Miramax diaspora infiltrates H'wood's inner circle
When Jon Gordon steps onto the Universal lot Oct. 1 as the studio’s co-prexy of production, he’ll be the latest in a long line of Miramax alums to land a major studio job. He also may be the latest to experience serious culture shock.As the Weinstein brothers pack for their Sept. 30 exit from Miramax, those who trained under them are downright ubiquitous. Departing Miramax execs have landed top jobs at Paramount, Sony, DreamWorks — at virtually every studio except Disney. The majors clearly hope that by tapping into the diaspora, they’ll capture some of the mini-major’s energy and enterprising spirit. But the hard-charging Bob & Harvey school of business embodied a unique culture and protocol. The studio terrain is sharply different, and it’s not clear whether longtime Miramax staffers are well prepared to navigate more bureaucratic terrain. Every studio hires a wide array of individuals, with their own strengths and demons. It’s hard to generalize about any staff, but there are certain hallmarks of the Miramax Alumni Assn. They are used to quick answers, so they may have some difficulty adjusting to a corporate structure. They’re used to a guerrilla negotiating style — which worked well at Miramax, but is not what the majors are used to. And they may have a tough time adjusting to frequent meetings and decisions by committee. Some Miramax alumni refer to themselves as members of a fictitious 12-step program they dub Mir-Anon. The Miramax grads are a tight-knit group. Groups like Skull & Bones and college dining clubs have their own set of secret rituals and hand signals. There’s nothing secret about Mir-Anon. One evening last week at the Peninsula Hotel — which still counts Harvey Weinstein among its most frequent guests — Gordon was having drinks with fellow alums Rick Sands, Bob Osher, Andrew Gumpert, Ross Landsbaum and Matthew Hiltzik. The group shares the shorthand of people who’ve worked in the trenches together. But they feed Hollywood’s paranoia that the grads will fan out, stay in touch and end up running the town, Miramax-style. Few companies have had greater success in placing its former employees in high-level Hollywood jobs. (One notable exception is HBO, which has fed a huge number of former execs to the film and TV biz.) The Miramax influx raises questions with broader implications: Will the merging of cultures result in better relations with filmmakers, and will the result be faster dealmaking? As they cope with these larger issues, all of them face adjustments at their new jobs. Harvey and Bob Weinstein exercised a remarkable measure of personal control over the mini-major, and ran the company on their own sometimes pugnacious terms. So the alumni will set out to prove that they trained to be leaders, not followers. They’ll want to prove to their new bosses that they are hands-on execs who can work 18-hour days and deliver results, rather than glorified assistants who can’t make decisions on their own. These questions are assuming greater urgency now that the Weinsteins’ divorce from Disney has sent a further exodus of Miramax execs into the Hollywood job pool. While the pressure is great, the pay is greater. All of them got hefty pay boosts at the studios. Working for the Weinsteins can be seen as a medical internship: There’s not much money there, but big paychecks will come down the road. Here’s a sample of former Miramax staffers now dotting the studio landscape:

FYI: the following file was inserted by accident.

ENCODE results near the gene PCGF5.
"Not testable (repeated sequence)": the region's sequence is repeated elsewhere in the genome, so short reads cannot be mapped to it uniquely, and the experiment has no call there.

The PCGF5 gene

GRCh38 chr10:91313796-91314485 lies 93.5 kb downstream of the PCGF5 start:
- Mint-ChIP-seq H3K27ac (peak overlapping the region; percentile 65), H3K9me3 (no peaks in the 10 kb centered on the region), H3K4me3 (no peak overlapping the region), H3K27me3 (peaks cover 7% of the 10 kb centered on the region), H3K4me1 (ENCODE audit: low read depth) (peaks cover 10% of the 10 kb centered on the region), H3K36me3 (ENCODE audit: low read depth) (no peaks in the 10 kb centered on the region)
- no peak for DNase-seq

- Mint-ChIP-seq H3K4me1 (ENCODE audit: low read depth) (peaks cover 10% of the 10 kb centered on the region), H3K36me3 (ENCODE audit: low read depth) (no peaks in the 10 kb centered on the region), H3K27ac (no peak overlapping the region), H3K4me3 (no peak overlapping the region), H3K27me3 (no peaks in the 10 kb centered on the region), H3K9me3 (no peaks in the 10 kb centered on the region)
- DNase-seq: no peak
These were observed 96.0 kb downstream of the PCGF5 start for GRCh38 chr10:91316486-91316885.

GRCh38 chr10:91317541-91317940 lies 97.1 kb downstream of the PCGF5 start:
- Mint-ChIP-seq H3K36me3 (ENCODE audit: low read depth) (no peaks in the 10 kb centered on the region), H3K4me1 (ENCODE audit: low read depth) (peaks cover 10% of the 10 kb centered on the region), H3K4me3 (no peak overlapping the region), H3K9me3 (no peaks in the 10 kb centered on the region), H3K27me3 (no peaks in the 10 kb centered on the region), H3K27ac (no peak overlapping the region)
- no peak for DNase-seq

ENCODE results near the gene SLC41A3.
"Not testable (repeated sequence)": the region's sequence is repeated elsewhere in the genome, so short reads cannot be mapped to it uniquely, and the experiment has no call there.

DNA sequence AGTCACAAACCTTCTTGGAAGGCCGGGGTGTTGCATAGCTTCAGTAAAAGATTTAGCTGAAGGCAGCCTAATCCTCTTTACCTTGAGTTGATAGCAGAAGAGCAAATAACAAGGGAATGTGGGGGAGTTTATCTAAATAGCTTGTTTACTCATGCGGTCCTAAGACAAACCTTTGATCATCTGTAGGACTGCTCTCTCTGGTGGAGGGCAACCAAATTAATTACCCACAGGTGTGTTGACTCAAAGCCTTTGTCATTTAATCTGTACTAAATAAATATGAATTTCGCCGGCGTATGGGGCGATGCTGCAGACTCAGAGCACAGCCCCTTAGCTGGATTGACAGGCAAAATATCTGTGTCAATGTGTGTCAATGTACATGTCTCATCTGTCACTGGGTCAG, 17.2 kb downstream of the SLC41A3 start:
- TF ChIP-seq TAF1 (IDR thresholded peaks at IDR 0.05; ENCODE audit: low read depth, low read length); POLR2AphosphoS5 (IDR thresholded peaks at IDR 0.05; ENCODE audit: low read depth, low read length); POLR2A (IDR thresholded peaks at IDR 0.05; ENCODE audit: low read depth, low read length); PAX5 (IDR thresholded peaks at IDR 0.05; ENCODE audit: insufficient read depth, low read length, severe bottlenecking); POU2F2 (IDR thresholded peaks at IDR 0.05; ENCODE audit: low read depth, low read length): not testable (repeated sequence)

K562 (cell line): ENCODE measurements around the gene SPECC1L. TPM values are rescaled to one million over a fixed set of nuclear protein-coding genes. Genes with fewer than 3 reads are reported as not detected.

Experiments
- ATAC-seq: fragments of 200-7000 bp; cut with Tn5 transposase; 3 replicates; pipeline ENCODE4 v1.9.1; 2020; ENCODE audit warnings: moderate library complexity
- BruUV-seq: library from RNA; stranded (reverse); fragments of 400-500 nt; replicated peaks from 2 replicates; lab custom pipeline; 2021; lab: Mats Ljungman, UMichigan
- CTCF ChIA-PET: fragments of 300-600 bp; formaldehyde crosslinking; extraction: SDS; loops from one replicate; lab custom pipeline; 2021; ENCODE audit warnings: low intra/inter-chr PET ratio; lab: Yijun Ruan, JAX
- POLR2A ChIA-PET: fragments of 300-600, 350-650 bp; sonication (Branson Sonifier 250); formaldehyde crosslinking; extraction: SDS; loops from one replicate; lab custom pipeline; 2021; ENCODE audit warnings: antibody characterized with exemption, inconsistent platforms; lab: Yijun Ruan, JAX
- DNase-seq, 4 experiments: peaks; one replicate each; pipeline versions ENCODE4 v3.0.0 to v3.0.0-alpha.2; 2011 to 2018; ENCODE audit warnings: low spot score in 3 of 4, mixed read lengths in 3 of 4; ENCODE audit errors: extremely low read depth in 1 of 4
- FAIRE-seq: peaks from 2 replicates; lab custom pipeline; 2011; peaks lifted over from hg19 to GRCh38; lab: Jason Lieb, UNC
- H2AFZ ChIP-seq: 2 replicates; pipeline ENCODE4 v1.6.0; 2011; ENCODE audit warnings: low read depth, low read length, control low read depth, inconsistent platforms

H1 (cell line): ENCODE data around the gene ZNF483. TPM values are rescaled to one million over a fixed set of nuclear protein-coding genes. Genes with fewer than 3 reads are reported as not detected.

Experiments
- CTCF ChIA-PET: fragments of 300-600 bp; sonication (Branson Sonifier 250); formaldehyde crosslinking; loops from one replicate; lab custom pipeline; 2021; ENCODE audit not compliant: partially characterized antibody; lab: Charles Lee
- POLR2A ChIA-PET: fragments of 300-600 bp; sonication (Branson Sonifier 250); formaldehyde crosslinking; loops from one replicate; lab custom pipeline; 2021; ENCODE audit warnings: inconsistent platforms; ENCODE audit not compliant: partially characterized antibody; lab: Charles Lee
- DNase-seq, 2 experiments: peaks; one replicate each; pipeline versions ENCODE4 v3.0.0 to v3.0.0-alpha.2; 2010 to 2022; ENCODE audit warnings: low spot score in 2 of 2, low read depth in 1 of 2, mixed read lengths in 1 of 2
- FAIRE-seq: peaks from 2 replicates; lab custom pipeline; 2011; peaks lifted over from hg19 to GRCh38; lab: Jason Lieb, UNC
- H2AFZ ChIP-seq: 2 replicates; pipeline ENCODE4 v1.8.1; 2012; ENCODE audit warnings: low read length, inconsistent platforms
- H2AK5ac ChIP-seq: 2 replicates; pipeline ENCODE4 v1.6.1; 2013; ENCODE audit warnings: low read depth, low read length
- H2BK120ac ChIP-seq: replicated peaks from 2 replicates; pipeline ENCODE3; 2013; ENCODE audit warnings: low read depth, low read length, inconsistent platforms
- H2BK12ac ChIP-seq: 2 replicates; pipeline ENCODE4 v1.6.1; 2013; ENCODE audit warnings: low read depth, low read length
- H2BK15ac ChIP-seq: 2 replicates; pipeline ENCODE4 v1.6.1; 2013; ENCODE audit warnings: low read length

- At Paramount — a studio making big changes under new chairman Brad Grey (a onetime assistant himself to Harvey Weinstein) — former Dimension exec Brad Weston is co-head of production. He has added ex-Miramax staffer Michelle Raimo as his senior veep of production. (One former Miramax marketing head, Gerry Rich, is now Par’s marketing chief; another, David Dinerstein, co-heads Par Classics.)
- At Universal, where Gordon is about to become co-prexy of production, Andrew Rona is joining the studio’s genre arm Rogue, working under Focus’ co-head David Linde, a Miramax Intl. vet, alongside two other Miramax grads, Focus marketing chief David Brooks and distribution topper Jack Foley.
- At Sony, Gumpert, a onetime Miramax biz affairs exec, is joining former co-prexy of production Osher, now Columbia’s chief operating officer. Also new to the lot is 10-year Miramax vet Matt Brodlie, who went to Sony unit TriStar Pictures late last year.
- Sands and Mark Gill, once known as tandem prexies for Miramax, have gone to DreamWorks and Warner Independent Pictures, respectively. Former Miramax senior VP of production Jeremy Kramer is now at DreamWorks.
- Miramax acquisitions exec Arianna Bocco is heading an indie division at Gersh; marketing execs Amanda Lundberg and Cynthia Swartz are now partners at Leslee Dart’s PR agency.
- Rick Schwartz — who began as Harvey’s assistant and moved up to exec produce “Gangs of New York” and “The Aviator” as a senior VP of production — is in partnership with Initial Entertainment Group through his own Blueprint Prods.
- Hiltzik, the former Weinstein spinmeister, has become prexy-CEO of Freud Communications, a new U.S. affiliate of the U.K. praisery.
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